Despite a cryptic title, D3 does what it says on the tin. Standing for ‘Data Driven Documents’, D3 enables users to create exactly that, providing a variety of data vis configurations to fit today’s omnichannel landscape.

Visual.Ly

Image via Visual.Ly

Visual.ly is a sort of social-platform-meets-data-vis experiment, and the inspirational visualizations it hosts on its gallery pages will be known to many of you already. The tool veers towards aesthetics over insight but, in terms of creating striking, inspiring infographics, Visual.Ly is difficult to beat.

SAP Business Objects Lumira

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Image via SAP

SAP BusinessObjects Lumira is a handy but incredibly powerful visualization tool. Lumira makes it easy to build engaging and exciting narratives from any dataset. Your storytelling just became a whole lot more compelling with SAP BusinessObjects Lumira.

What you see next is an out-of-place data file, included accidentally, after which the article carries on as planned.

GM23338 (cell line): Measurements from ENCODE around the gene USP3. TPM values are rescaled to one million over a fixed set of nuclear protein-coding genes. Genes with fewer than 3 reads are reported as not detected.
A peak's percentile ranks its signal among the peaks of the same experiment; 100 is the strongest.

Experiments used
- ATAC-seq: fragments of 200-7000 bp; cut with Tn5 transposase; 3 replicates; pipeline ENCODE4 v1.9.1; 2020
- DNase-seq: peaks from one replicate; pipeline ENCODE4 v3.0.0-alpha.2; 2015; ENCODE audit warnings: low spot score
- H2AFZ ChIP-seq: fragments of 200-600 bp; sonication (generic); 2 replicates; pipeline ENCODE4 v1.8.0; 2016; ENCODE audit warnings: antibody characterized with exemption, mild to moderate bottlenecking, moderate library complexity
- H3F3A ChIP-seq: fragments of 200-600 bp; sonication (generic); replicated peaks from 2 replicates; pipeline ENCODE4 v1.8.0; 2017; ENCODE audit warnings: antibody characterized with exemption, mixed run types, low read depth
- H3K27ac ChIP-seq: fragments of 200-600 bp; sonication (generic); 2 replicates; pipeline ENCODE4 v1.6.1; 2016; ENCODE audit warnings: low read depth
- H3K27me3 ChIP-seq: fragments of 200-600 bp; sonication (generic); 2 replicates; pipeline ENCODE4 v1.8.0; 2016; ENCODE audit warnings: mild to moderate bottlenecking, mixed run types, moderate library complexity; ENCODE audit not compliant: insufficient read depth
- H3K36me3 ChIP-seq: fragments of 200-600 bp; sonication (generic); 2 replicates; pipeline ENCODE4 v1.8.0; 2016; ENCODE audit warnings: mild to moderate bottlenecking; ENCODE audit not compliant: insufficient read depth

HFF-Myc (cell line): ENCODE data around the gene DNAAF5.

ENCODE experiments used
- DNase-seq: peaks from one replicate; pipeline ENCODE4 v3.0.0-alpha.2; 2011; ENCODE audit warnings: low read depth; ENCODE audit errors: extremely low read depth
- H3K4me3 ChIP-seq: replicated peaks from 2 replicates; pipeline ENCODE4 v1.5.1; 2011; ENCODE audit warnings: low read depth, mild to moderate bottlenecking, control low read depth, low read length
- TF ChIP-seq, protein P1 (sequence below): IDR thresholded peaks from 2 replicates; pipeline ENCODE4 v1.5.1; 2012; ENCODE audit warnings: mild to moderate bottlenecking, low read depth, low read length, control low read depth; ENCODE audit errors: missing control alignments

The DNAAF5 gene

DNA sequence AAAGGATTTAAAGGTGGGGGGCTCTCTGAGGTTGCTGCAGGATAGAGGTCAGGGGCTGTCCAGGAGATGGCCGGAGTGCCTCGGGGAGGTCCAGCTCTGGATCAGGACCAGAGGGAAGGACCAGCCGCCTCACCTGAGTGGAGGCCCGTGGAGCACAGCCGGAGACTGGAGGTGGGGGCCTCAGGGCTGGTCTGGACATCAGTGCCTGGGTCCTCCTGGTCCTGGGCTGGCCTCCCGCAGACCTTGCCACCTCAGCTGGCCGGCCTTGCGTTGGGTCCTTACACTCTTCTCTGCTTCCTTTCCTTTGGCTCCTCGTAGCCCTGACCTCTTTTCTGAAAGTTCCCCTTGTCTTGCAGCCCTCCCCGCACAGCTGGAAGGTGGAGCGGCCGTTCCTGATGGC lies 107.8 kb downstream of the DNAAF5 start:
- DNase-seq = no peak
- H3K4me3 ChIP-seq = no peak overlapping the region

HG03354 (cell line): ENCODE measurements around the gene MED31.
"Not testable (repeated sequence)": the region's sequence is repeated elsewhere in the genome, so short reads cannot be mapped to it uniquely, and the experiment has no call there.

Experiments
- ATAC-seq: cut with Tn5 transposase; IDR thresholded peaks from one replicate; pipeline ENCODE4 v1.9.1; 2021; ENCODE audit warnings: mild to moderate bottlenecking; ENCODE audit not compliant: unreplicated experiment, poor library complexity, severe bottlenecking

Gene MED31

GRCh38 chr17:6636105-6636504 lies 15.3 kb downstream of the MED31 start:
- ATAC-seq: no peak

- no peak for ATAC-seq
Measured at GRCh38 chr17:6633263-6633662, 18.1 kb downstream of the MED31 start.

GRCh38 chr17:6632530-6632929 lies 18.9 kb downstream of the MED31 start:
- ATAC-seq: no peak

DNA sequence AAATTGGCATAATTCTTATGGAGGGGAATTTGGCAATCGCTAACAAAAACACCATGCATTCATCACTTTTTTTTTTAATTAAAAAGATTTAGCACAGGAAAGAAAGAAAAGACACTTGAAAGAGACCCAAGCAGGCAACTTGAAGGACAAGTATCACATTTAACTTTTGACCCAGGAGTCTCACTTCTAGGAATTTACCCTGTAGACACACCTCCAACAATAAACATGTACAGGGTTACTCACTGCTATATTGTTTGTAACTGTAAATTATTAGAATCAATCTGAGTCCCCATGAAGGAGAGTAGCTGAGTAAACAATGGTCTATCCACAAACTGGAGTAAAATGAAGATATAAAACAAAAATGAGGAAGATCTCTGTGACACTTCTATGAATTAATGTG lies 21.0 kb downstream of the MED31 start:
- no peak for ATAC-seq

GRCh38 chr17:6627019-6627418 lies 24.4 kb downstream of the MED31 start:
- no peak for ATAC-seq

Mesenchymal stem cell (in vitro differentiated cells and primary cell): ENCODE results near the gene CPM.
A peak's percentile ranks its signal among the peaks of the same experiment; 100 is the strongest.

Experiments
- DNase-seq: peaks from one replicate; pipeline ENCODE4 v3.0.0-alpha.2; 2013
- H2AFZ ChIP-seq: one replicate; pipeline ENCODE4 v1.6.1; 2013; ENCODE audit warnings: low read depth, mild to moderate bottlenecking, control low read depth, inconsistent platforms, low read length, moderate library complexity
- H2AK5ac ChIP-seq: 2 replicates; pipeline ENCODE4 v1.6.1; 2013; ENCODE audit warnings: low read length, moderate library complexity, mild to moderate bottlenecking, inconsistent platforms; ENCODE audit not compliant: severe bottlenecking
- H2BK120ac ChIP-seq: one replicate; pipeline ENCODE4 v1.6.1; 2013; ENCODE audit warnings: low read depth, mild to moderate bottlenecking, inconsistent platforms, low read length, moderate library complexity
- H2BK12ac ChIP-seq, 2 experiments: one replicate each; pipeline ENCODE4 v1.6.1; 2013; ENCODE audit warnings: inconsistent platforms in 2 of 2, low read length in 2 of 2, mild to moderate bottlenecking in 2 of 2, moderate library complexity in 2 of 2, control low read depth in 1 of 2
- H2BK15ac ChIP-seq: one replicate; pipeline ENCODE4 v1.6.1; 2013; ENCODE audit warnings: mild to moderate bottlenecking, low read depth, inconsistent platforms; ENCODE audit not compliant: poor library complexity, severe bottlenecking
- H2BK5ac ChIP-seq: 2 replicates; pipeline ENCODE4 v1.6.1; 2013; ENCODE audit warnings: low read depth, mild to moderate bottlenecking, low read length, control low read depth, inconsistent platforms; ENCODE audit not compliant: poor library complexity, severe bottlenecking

SigmaJS

Image via SigmaJS.org

SigmaJS is about data points and the connections we forge between them. If you need to represent large amounts of data in the form of a network, this is the tool you need. It’s pretty powerful too, enabling us to provide lots of additional interactivity for the user.

Zoho Reports


Image via Zoho.com

Similar to Looker, Zoho Reports is a smart SaaS product which provides keen insight and business intelligence to organizations. Zoho weighs in at a fraction of the cost of some of its competitors, and yet boasts all the same visualization features.

Tangle


Image via WorryDream.com/Tangle

Tangle is big on interactivity. So big, in fact, that it enables users to fiddle with different input values and see results altering before their eyes. As a visual tool, this is great; as a rhetorical device for demonstrating causality, it is almost unparalleled.

jpGraph


Image via JPGraph.net

It is easy to forget about this in the heady world of data visualization, but when we create a sweet visual we are basically recreating the graphs we drew back in school. Fortunately, jpGraph is here to remind us what is so great about these simple yet effective pieces of visualization.

WolframAlpha


Image via WolframAlpha.com